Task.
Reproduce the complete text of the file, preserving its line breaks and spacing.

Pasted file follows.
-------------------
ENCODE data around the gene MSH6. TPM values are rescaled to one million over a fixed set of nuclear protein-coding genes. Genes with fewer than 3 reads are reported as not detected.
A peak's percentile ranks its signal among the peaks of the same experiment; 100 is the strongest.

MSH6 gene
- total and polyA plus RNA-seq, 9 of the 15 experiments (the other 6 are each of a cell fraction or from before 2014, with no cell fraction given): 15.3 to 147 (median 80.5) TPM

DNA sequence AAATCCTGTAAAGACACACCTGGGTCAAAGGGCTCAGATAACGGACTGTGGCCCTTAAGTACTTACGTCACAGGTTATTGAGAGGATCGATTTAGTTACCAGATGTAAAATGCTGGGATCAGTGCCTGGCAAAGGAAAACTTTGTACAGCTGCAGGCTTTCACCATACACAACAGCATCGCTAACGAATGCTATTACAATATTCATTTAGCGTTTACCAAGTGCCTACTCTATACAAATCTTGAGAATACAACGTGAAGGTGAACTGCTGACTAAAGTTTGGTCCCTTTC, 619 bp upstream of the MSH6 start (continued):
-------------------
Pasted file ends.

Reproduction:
ENCODE data around the gene MSH6. TPM values are rescaled to one million over a fixed set of nuclear protein-coding genes. Genes with fewer than 3 reads are reported as not detected.
A peak's percentile ranks its signal among the peaks of the same experiment; 100 is the strongest.

MSH6 gene
- total and polyA plus RNA-seq, 9 of the 15 experiments (the other 6 are each of a cell fraction or from before 2014, with no cell fraction given): 15.3 to 147 (median 80.5) TPM

DNA sequence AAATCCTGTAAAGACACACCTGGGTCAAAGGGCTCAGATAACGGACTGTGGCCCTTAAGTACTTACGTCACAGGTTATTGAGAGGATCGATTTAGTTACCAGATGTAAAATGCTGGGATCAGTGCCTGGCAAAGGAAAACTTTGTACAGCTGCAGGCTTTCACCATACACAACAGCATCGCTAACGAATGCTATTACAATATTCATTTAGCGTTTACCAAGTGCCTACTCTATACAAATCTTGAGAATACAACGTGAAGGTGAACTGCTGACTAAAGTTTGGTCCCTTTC, 619 bp upstream of the MSH6 start (continued):